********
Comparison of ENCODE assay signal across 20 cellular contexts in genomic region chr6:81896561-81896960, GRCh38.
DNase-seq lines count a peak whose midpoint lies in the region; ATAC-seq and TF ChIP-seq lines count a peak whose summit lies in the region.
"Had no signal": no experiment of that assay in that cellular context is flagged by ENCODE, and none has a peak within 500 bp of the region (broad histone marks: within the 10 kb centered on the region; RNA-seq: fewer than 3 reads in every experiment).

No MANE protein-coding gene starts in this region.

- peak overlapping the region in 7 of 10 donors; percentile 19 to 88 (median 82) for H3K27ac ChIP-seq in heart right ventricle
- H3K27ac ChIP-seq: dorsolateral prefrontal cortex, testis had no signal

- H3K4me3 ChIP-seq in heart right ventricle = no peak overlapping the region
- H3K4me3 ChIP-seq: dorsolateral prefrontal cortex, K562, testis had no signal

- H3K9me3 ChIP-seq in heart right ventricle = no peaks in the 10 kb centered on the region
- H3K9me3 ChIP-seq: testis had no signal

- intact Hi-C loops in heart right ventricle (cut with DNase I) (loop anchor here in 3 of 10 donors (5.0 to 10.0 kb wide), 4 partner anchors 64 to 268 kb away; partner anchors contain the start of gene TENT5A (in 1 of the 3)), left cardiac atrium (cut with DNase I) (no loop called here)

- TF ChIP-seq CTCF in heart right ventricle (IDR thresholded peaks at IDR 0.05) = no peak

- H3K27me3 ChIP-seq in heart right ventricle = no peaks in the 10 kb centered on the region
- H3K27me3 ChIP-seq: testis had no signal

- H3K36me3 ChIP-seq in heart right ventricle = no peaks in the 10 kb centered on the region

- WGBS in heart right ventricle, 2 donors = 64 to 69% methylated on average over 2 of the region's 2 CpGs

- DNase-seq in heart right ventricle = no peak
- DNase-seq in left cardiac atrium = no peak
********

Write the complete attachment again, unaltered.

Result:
Comparison of ENCODE assay signal across 20 cellular contexts in genomic region chr6:81896561-81896960, GRCh38.
DNase-seq lines count a peak whose midpoint lies in the region; ATAC-seq and TF ChIP-seq lines count a peak whose summit lies in the region.
"Had no signal": no experiment of that assay in that cellular context is flagged by ENCODE, and none has a peak within 500 bp of the region (broad histone marks: within the 10 kb centered on the region; RNA-seq: fewer than 3 reads in every experiment).

No MANE protein-coding gene starts in this region.

- peak overlapping the region in 7 of 10 donors; percentile 19 to 88 (median 82) for H3K27ac ChIP-seq in heart right ventricle
- H3K27ac ChIP-seq: dorsolateral prefrontal cortex, testis had no signal

- H3K4me3 ChIP-seq in heart right ventricle = no peak overlapping the region
- H3K4me3 ChIP-seq: dorsolateral prefrontal cortex, K562, testis had no signal

- H3K9me3 ChIP-seq in heart right ventricle = no peaks in the 10 kb centered on the region
- H3K9me3 ChIP-seq: testis had no signal

- intact Hi-C loops in heart right ventricle (cut with DNase I) (loop anchor here in 3 of 10 donors (5.0 to 10.0 kb wide), 4 partner anchors 64 to 268 kb away; partner anchors contain the start of gene TENT5A (in 1 of the 3)), left cardiac atrium (cut with DNase I) (no loop called here)

- TF ChIP-seq CTCF in heart right ventricle (IDR thresholded peaks at IDR 0.05) = no peak

- H3K27me3 ChIP-seq in heart right ventricle = no peaks in the 10 kb centered on the region
- H3K27me3 ChIP-seq: testis had no signal

- H3K36me3 ChIP-seq in heart right ventricle = no peaks in the 10 kb centered on the region

- WGBS in heart right ventricle, 2 donors = 64 to 69% methylated on average over 2 of the region's 2 CpGs

- DNase-seq in heart right ventricle = no peak
- DNase-seq in left cardiac atrium = no peak